Hidden Advantages of ESOPs as Alternative Succession Strategy
The next 10 to 15 years will pose some daunting and unique challenges for closely held business owners and their advisors, as it's no secret that baby boomers will be retiring in large numbers.
With fewer and fewer children following their parents into the family business that may have been in the family for generations, a sale to either a strategic or financial (but in either case unrelated) buyer often seems to be the only viable alternative. With the demographic trend already well underway, sellers of family-owned firms may be surprised to discover that there may be relatively few and selective buyers interested in acquiring what have for decades been cash-generating and family-employing, although often niche or old-economy, businesses.
As a result of these generational trends, employee stock ownership plans (ESOPs) are increasingly being considered, among the "arrows in the quiver" of possible exit strategy options, to be explored by closely held business owners aiming for retirement.
Sale to a Trust
In concept, a sale of a closely held business to an ESOP is relatively simple. Instead of the owner selling his or her business to a third party, a business owner sells the business to a trust (i.e., the ESOP), established and operated by the business, for the benefit of its employees. To finance the trust's purchase of the business, the ESOP borrows from a bank, other financial institution or a private equity mezzanine lender. Alternatively, the business owner himself or herself may act as the lender for the ESOP's purchase of the business.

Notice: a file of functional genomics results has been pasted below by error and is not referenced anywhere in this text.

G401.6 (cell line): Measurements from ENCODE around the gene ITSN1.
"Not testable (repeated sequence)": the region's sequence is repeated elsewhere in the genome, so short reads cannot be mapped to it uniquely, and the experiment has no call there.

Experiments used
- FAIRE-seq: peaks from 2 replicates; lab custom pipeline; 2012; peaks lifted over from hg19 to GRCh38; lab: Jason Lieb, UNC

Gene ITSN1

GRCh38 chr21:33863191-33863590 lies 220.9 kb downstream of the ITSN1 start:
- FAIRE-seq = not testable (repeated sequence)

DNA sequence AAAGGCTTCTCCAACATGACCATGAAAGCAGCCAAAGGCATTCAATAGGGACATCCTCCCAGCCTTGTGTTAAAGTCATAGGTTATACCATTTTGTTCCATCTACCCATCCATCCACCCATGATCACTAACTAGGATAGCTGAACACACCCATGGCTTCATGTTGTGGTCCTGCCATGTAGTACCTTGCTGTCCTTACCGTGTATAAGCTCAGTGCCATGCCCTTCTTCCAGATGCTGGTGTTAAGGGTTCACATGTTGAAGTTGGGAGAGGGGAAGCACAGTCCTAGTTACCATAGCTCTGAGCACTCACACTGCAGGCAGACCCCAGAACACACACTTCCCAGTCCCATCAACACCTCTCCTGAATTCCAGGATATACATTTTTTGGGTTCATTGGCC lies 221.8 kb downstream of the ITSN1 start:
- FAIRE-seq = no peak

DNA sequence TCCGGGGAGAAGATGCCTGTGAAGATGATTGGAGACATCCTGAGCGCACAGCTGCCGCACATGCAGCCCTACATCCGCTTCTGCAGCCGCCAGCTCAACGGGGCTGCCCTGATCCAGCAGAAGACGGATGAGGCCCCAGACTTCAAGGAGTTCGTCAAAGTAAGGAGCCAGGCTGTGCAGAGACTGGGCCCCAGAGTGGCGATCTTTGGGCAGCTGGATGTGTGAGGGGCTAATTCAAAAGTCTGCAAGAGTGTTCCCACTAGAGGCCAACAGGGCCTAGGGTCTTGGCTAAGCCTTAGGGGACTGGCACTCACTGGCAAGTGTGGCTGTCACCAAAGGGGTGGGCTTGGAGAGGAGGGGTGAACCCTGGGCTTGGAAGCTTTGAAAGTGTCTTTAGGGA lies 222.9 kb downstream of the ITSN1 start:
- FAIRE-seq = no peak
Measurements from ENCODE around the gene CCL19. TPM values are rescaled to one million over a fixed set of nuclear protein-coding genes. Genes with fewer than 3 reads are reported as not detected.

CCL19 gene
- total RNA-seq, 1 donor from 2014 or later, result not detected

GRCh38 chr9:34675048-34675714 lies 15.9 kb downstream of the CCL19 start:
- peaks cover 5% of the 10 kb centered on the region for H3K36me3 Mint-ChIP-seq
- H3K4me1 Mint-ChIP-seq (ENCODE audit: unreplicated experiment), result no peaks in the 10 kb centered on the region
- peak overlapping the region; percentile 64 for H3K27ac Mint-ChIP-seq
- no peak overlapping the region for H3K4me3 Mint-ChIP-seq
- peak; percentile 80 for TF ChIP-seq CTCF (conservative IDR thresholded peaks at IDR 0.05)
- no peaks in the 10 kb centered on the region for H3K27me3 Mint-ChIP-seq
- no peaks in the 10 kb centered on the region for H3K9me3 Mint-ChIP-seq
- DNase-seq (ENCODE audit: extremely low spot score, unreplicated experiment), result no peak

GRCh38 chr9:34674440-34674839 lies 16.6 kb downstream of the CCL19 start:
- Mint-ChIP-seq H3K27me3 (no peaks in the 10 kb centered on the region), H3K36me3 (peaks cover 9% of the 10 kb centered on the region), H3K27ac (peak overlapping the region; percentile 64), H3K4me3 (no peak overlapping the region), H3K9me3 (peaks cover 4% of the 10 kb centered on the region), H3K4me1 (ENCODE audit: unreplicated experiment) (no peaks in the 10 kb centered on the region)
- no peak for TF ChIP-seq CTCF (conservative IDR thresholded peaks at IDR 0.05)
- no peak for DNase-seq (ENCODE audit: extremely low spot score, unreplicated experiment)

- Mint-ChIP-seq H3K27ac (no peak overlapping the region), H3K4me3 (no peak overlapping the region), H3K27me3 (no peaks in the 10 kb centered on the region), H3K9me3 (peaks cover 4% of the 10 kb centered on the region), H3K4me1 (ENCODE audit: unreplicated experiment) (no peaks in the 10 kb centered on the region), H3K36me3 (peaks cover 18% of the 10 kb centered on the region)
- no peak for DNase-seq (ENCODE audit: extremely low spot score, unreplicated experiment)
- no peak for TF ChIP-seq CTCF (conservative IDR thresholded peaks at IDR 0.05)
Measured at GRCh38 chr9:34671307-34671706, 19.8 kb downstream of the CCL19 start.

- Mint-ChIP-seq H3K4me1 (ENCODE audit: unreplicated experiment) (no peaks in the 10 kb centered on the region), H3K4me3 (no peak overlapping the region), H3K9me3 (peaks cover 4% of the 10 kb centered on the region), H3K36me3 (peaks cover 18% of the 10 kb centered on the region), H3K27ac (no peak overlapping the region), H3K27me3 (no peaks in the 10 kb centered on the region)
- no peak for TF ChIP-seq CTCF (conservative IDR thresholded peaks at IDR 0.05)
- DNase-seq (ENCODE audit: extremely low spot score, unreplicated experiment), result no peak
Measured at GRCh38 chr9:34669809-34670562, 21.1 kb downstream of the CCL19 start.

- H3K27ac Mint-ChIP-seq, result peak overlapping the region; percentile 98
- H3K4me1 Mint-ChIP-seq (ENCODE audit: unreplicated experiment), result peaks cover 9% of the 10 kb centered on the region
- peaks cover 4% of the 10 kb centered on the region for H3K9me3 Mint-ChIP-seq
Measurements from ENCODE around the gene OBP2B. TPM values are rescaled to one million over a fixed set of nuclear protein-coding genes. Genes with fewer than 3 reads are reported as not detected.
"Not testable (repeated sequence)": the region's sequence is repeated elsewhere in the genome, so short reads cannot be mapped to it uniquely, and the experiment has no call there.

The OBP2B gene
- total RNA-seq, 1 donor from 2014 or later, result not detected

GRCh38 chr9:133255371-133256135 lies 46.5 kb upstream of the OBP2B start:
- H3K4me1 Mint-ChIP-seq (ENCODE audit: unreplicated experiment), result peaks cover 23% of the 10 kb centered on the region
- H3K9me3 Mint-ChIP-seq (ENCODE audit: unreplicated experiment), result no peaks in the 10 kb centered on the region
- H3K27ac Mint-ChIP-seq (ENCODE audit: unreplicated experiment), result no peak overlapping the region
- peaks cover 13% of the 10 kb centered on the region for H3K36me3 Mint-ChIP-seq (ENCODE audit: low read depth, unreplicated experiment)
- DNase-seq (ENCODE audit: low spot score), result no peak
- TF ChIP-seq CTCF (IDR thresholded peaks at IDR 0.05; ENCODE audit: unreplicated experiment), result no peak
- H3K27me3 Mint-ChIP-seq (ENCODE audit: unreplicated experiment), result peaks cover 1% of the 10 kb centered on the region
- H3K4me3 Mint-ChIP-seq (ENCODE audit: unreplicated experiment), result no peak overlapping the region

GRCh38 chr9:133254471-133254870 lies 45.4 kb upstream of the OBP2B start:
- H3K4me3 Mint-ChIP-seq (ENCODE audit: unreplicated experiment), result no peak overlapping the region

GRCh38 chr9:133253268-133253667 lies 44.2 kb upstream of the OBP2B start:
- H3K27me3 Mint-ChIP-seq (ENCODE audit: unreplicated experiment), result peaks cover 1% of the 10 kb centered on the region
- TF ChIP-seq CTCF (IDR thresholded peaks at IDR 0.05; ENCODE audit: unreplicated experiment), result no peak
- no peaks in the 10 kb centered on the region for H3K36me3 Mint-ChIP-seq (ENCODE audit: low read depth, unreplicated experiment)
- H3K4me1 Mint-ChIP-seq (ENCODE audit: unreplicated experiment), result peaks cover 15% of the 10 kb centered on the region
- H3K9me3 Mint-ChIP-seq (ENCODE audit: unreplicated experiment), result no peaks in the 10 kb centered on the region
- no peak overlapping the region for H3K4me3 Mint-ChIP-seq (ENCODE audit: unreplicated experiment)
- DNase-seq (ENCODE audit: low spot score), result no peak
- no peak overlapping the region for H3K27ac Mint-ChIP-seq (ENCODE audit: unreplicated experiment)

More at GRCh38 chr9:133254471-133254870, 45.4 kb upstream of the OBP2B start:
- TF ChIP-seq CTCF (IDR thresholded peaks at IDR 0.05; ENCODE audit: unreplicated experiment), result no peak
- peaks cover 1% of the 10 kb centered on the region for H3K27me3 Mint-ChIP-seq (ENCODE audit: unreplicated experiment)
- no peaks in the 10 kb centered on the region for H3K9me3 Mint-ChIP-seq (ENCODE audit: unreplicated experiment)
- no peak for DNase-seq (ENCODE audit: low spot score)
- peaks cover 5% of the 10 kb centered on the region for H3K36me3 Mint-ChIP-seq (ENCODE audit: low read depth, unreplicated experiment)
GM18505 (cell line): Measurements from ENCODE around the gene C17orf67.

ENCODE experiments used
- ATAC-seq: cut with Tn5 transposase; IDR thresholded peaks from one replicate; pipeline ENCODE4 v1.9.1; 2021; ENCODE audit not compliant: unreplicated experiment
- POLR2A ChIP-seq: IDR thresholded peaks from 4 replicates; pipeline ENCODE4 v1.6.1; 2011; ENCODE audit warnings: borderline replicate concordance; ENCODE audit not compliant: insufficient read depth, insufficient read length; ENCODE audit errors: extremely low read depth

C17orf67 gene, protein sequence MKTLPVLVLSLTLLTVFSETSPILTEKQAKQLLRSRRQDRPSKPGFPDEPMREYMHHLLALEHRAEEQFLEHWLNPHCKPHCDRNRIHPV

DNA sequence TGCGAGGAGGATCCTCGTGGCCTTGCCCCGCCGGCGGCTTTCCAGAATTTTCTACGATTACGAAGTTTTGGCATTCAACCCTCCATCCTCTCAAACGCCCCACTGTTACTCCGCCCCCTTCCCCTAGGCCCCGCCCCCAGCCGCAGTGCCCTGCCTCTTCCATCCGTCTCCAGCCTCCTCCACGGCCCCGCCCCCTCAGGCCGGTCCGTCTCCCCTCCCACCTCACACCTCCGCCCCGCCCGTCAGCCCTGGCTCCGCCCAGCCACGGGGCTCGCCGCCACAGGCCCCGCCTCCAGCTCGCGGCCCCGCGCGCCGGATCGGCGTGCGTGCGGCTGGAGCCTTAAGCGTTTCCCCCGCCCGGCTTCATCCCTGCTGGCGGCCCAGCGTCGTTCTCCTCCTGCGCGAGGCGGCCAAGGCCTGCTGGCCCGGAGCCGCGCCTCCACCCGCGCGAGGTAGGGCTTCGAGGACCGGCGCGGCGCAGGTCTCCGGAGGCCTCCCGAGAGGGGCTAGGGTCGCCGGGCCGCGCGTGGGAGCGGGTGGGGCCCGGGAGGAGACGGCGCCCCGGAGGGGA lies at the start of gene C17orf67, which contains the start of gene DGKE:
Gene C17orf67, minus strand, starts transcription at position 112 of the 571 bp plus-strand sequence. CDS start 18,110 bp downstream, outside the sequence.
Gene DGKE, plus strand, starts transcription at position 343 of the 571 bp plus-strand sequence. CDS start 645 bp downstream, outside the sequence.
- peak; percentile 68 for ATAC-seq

In most respects, the ESOP operates just like a 401(k) or profit-sharing plan, except that it invests primarily in employer stock. The stock of the business, formerly owned by the entrepreneur and purchased by the ESOP, serves as collateral for the loan (in addition to other collateral as may be required by the lender). On an annual basis, and as the business continues to operate, it makes tax-deductible contributions to the ESOP until the loan has been repaid.
As previously noted, the ESOP is a trust, managed by trustees and operated for the benefit of the employees of the business. With few exceptions, ESOP participation must be extended to all full-time non-union employees of the business. Just as, in the typical lifetime or testamentary trust, the trust has legal title to the employer securities and other assets, and the trust beneficiaries have no direct interest in trust assets. Accordingly, with few exceptions it is the ESOP's trustees who exercise all of the rights accorded to shareholders of the company. The employees participating in the ESOP have no direct ownership interest in the shares, and, therefore, are not entitled to access to the privately held company's financial statements and other information regarding its finances, contracts and business dealings.
Similarly, since it is the ESOP, and not its participating employees, which has the status of shareholder of record of the company, the ESOP participants have no vote or other direct voice in the company's day-to-day business decisions. In fact, it is common for existing management, including the business' owner, to remain in operational control of the business after a sale of all or part of the company to an ESOP. In one of the more common scenarios, the sale to the ESOP is effectuated in a series of stages, over a period of several years. In that manner, a business owner is able to gradually relinquish control of his or her business, and therefore more gradually turn over the reins of the business to the new management team he or she, if desired, has had an opportunity to select, mentor, evaluate and train.